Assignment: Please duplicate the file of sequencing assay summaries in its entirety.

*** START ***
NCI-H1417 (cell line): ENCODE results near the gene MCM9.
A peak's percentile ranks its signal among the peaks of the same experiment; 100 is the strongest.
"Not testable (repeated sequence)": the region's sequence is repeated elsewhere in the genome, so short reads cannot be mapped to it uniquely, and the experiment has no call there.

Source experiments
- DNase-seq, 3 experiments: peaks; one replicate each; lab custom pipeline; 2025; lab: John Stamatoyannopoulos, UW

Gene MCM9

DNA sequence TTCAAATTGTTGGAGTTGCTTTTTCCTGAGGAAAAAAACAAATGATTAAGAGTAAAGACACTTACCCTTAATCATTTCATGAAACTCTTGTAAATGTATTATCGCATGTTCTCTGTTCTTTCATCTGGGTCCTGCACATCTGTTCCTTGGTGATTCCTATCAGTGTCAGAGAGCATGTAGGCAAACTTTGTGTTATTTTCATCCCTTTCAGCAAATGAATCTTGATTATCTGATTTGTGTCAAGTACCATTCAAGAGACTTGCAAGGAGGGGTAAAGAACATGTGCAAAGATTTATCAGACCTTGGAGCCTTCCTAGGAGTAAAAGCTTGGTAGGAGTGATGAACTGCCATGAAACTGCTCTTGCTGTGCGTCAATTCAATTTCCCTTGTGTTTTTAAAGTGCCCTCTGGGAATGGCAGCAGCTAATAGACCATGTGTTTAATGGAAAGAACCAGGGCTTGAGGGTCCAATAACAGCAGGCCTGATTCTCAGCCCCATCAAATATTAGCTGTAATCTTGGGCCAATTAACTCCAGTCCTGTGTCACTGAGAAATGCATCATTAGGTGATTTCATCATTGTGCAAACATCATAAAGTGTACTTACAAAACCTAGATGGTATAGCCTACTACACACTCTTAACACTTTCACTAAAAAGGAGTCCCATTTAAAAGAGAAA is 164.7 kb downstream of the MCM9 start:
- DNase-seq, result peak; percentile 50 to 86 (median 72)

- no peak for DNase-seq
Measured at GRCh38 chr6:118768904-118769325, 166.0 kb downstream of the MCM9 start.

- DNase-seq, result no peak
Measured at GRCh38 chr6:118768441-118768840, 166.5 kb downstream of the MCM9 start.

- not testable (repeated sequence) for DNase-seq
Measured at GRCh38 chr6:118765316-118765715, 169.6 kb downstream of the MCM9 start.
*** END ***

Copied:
NCI-H1417 (cell line): ENCODE results near the gene MCM9.
A peak's percentile ranks its signal among the peaks of the same experiment; 100 is the strongest.
"Not testable (repeated sequence)": the region's sequence is repeated elsewhere in the genome, so short reads cannot be mapped to it uniquely, and the experiment has no call there.

Source experiments
- DNase-seq, 3 experiments: peaks; one replicate each; lab custom pipeline; 2025; lab: John Stamatoyannopoulos, UW

Gene MCM9

DNA sequence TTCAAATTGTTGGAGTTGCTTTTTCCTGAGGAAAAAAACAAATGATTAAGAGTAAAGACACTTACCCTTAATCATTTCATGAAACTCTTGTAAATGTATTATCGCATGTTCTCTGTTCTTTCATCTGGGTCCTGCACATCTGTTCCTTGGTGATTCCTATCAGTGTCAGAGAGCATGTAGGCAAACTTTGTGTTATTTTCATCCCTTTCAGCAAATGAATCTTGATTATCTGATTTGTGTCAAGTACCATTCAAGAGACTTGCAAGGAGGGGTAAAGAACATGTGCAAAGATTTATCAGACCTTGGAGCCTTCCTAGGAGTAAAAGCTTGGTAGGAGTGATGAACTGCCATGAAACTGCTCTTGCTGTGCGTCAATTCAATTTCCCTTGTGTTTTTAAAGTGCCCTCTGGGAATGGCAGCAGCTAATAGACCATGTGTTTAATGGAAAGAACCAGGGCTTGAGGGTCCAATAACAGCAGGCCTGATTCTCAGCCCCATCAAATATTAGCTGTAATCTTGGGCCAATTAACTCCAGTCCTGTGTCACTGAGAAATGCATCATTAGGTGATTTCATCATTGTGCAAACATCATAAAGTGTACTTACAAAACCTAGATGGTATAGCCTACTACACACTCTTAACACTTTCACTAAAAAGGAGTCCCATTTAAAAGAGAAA is 164.7 kb downstream of the MCM9 start:
- DNase-seq, result peak; percentile 50 to 86 (median 72)

- no peak for DNase-seq
Measured at GRCh38 chr6:118768904-118769325, 166.0 kb downstream of the MCM9 start.

- DNase-seq, result no peak
Measured at GRCh38 chr6:118768441-118768840, 166.5 kb downstream of the MCM9 start.

- not testable (repeated sequence) for DNase-seq
Measured at GRCh38 chr6:118765316-118765715, 169.6 kb downstream of the MCM9 start.